The good news about tankless water heaters is that they can cut your energy costs almost in half. The bad news is that they may not supply unlimited hot water. The difference between the two is the method in which they deliver hot water. Traditional hot water tanks heat water as soon as it enters the tank. The water is stored and kept hot.
When the water starts to cool, the water heater automatically heats the water back to the desired temperature. Traditional heaters run more often, so they consume more energy. Traditional hot water heaters range in size, but most homes use a 30 to 50-gallon tank.
Instead of storing hot water, tankless water heaters operate only on demand. Since they do not keep water at a consistent temperature, they use less energy. They save on space because they are smaller than traditional tanks. The initial cost for a tankless heater tends to be higher than for traditional tanks. Units are available in gas or electric.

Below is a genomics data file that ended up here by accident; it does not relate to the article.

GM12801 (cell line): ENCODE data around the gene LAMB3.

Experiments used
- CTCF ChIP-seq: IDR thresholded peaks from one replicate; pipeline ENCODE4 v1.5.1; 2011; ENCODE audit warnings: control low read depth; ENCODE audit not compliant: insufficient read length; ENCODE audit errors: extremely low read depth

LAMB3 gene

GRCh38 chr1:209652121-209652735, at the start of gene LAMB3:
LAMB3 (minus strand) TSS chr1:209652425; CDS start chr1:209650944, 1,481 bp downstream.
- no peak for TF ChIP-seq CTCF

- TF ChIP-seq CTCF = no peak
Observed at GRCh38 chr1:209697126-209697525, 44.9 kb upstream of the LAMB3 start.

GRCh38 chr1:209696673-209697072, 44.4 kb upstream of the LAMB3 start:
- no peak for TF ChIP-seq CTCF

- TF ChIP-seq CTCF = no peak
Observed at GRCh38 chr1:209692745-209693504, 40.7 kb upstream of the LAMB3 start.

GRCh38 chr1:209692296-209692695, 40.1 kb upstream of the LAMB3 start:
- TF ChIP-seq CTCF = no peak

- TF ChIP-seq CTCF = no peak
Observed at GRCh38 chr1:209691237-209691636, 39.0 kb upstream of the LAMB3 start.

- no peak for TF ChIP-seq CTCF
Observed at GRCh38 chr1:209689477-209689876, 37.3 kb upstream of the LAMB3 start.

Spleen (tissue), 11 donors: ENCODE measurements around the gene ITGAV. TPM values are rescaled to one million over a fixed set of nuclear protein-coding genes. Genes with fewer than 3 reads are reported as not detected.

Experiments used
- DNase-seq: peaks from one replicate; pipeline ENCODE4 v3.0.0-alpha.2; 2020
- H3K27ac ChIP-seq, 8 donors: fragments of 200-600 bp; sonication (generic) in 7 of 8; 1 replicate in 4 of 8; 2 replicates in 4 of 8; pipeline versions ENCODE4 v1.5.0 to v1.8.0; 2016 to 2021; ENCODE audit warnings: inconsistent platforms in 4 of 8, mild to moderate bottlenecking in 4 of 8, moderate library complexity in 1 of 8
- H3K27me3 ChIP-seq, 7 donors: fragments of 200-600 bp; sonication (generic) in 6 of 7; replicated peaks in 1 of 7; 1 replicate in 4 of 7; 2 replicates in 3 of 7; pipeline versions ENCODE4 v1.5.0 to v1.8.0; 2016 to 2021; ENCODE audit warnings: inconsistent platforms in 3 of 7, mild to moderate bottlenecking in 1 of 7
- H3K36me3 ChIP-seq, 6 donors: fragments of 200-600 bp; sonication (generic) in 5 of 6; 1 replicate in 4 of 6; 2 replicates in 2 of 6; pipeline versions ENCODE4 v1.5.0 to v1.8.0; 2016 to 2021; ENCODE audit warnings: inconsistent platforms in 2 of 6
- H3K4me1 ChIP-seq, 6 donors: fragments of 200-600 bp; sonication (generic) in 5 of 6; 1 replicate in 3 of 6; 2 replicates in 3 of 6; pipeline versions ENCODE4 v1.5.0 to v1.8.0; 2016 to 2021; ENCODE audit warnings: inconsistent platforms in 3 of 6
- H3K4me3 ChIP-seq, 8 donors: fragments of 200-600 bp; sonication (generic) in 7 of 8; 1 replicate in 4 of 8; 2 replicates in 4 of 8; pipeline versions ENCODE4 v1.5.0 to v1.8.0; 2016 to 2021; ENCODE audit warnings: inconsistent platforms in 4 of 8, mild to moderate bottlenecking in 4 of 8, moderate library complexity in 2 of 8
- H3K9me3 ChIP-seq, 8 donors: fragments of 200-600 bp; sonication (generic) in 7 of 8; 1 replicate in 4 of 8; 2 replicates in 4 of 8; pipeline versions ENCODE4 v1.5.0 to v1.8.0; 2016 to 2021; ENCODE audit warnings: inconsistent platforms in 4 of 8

There is no doubt that tankless will reduce energy costs substantially. The question becomes will a tankless water heater meet your needs. The ability to store hot water and heat it as soon as it enters the tank allows traditional heaters to provide an unlimited amount of hot water. You can turn on the dishwasher, throw in a load of laundry and tank bath at the same time.
Some tankless water heaters cannot supply enough hot water for multiple tasks. The size of your family and the number of household tasks that require hot water determines if a tankless heater is practical. If you have three kids and modern appliances, you will probably need a traditional tank for a consistent supply of hot water.
An elderly couple without kids may find that a tankless heater is sufficient. If you are unable to access your needs, a consultation with your plumber is the best strategy. Professionals can estimate your water usage based on your lifestyle. If you decide to go tankless, your existing piping will need to be checked to make sure it is compatible.